By: Julien Stamatakis, CTO and Co-Founder Senseware
Particulate Matter (PM) is an air pollutant that has recently received a lot of attention because of its negative health effects. PM of size 10µm and lower can enter the respiratory system and cause cancer and diseases. Most research on harmful concentration levels has been done for outdoor exposure; there is limited research and attention paid to indoor environments where most people spend 80 to 90% of their time.
PM sampling has been done since the 1960s. In the last few years, the emergence of IoT has popularized low-cost PM sensors embedded inside Indoor Air Quality (IAQ) monitors. These sensors are still in their infancy and are less accurate than expensive laboratory equipment. Their real-time and low-cost nature, however, helps the public understand what is in the air they breathe. This knowledge helps them make sure they are in a space where measures have been implemented to make it as safe as possible.
Expensive equipment uses methodologies such as gravimetric mass determination that look at the mass of filtered particles of different sizes over a period of time. Real-time low-cost PM sensors use light scattering techniques, which can be as precise and accurate, but not in the miniaturized versions found in the low-cost sensors. To keep the sensors portable and affordable, manufacturers simplified the designs, which directly impacts the precision and accuracy of the data they output. Unfortunately, the data sheets poorly document these choices and instead focuses on flashy marketing language such as “we measure the smallest particle size a sensor can detect”, which will misguide most users.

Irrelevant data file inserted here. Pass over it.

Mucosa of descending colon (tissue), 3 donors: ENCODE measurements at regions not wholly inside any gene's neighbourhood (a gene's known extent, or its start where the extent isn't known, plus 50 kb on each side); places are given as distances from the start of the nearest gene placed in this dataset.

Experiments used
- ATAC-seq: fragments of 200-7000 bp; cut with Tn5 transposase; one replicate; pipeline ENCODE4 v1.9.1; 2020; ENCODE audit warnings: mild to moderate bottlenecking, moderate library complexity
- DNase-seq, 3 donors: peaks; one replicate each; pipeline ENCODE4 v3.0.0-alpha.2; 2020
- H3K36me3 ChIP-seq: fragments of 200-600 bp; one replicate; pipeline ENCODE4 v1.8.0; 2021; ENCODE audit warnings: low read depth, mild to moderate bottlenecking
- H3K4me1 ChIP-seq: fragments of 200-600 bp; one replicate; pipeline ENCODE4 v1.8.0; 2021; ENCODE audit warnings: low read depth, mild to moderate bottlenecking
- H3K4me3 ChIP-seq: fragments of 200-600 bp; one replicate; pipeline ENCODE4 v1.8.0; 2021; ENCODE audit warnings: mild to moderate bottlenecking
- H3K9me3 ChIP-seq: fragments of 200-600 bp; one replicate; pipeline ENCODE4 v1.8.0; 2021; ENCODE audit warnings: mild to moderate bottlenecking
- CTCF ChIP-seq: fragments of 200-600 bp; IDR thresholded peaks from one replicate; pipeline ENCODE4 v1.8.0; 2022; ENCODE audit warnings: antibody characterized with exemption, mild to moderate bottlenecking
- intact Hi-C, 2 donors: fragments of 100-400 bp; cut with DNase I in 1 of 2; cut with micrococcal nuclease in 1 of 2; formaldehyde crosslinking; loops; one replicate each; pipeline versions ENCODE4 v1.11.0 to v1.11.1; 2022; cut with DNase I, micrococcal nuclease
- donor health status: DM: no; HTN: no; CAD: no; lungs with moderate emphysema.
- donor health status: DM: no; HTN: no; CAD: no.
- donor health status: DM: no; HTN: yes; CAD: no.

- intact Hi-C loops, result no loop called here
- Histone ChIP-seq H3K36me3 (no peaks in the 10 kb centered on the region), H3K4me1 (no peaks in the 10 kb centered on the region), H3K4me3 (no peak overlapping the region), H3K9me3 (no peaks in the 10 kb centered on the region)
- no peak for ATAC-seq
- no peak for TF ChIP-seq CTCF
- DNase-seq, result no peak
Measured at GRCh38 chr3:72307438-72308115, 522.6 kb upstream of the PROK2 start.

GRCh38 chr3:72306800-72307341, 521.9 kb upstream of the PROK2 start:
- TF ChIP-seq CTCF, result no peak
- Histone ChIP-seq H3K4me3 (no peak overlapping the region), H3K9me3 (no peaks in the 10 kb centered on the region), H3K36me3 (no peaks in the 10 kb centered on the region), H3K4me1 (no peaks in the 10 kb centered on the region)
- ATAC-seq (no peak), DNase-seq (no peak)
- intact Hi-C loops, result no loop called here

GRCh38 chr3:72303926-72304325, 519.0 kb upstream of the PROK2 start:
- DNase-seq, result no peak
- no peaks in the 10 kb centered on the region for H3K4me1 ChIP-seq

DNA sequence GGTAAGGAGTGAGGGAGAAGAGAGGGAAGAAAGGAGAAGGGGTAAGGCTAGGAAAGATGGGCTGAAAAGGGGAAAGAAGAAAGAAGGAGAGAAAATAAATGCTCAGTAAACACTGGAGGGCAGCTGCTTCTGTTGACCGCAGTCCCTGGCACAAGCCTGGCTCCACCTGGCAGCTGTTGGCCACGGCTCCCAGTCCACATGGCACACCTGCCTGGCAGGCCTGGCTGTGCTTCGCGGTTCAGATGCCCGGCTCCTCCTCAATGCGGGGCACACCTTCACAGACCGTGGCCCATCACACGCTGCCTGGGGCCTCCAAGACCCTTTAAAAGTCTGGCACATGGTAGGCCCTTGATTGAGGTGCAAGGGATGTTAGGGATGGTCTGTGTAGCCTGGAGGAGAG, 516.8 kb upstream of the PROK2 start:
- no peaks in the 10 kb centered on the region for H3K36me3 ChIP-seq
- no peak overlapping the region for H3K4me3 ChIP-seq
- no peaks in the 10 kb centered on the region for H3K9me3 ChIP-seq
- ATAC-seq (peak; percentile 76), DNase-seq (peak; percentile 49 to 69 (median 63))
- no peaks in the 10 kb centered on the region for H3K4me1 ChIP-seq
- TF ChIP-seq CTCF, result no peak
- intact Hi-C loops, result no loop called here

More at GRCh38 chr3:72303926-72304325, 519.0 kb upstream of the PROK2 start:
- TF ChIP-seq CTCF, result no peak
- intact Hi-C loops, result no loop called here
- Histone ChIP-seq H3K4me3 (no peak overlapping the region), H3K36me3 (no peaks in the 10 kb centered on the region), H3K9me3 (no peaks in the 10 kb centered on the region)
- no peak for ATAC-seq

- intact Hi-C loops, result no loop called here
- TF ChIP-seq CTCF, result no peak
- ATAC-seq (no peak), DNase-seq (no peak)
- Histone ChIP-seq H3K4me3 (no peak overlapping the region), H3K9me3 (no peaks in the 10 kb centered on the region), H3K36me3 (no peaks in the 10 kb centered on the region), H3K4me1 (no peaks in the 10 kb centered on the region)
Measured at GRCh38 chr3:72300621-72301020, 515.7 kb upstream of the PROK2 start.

In this article, we will look at different design choices and their impact on the quality of the data.
Light scattering is based on the dispersion of light when it interacts with particles of different sizes. Inside the sensor, a laser diode emits light. The particles going through the sensor will interact and deflect the light based on their size. The scattered light will then interact with a photodetector that will determine the size of the particles based on the intensity of the signals they are measuring via signal processing and classification algorithms. The sensors will measure the number of particles per unit of volume (number concentration), and will then convert it into mass concentration based on estimations of particle mass. Since particles are assumed to be spherical, their mass grows with the third power of their diameter, which means that larger particles will heavily impact the total computed mass.
Figure 1 - Generic diagram of a light scattering PM sensor. The scattered light intensity depends on the angle and the particle size.